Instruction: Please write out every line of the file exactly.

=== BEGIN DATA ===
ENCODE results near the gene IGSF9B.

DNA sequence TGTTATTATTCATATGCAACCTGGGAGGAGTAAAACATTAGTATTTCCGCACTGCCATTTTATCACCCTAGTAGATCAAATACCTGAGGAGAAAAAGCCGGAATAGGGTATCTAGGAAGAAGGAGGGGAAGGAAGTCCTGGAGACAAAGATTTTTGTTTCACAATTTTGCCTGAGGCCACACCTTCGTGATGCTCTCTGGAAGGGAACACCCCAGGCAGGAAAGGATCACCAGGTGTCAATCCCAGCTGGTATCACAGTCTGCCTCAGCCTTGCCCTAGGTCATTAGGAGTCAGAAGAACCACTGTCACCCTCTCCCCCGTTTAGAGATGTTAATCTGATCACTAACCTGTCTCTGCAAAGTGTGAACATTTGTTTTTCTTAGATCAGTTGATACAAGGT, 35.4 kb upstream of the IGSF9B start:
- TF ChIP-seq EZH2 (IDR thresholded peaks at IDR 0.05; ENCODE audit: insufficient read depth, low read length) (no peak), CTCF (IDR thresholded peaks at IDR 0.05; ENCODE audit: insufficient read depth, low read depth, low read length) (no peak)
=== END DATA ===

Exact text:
ENCODE results near the gene IGSF9B.

DNA sequence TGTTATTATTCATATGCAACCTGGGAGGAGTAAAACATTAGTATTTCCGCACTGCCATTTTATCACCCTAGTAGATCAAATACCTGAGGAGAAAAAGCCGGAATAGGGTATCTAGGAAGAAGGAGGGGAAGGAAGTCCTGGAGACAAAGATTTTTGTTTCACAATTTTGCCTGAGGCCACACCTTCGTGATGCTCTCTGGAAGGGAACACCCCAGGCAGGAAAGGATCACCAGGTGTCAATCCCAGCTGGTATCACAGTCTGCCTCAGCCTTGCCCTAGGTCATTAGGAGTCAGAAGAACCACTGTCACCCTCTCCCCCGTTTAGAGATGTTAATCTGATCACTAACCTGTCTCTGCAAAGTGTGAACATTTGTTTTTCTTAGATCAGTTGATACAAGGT, 35.4 kb upstream of the IGSF9B start:
- TF ChIP-seq EZH2 (IDR thresholded peaks at IDR 0.05; ENCODE audit: insufficient read depth, low read length) (no peak), CTCF (IDR thresholded peaks at IDR 0.05; ENCODE audit: insufficient read depth, low read depth, low read length) (no peak)